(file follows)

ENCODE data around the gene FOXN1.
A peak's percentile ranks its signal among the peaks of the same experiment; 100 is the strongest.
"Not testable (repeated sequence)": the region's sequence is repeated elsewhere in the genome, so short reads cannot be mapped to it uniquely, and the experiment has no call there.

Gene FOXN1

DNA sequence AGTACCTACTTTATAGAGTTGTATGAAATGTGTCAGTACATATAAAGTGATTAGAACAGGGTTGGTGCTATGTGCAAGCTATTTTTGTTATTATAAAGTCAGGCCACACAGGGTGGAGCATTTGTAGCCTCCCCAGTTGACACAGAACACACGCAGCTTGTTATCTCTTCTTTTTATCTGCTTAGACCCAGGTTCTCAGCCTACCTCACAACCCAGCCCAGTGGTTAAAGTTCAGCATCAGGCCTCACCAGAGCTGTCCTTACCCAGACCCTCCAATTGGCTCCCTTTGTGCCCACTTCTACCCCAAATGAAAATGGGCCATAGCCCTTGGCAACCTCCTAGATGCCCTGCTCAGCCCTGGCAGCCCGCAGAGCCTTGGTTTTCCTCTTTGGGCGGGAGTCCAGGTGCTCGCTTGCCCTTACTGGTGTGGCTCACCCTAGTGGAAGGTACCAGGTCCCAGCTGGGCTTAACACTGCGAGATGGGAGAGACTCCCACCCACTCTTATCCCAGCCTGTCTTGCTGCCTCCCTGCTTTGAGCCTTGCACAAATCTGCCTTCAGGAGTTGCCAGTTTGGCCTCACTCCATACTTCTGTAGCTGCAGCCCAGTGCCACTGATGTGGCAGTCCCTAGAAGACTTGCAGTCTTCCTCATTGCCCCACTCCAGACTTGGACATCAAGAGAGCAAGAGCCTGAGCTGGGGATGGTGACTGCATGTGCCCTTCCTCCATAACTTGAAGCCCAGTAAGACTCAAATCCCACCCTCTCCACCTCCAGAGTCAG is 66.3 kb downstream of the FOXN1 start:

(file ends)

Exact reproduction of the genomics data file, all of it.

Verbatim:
ENCODE data around the gene FOXN1.
A peak's percentile ranks its signal among the peaks of the same experiment; 100 is the strongest.
"Not testable (repeated sequence)": the region's sequence is repeated elsewhere in the genome, so short reads cannot be mapped to it uniquely, and the experiment has no call there.

Gene FOXN1

DNA sequence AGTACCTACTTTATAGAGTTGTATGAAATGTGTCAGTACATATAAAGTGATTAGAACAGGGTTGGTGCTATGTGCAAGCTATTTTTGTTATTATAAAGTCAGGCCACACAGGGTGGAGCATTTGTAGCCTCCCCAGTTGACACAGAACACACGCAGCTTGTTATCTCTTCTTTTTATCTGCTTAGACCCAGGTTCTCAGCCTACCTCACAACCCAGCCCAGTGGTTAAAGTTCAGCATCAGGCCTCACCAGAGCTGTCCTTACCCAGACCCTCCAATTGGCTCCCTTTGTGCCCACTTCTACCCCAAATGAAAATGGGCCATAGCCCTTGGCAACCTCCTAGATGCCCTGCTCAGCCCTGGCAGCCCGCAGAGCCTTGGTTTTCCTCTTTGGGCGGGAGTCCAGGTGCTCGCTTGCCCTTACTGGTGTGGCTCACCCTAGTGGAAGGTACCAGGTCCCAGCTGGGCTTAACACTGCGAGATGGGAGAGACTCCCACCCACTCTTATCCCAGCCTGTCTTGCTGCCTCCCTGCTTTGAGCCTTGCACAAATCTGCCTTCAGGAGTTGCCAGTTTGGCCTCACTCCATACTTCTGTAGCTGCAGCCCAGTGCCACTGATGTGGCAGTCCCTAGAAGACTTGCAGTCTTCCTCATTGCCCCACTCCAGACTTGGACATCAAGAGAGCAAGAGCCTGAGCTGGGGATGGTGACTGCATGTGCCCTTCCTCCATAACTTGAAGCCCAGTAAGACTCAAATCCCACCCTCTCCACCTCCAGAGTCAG is 66.3 kb downstream of the FOXN1 start: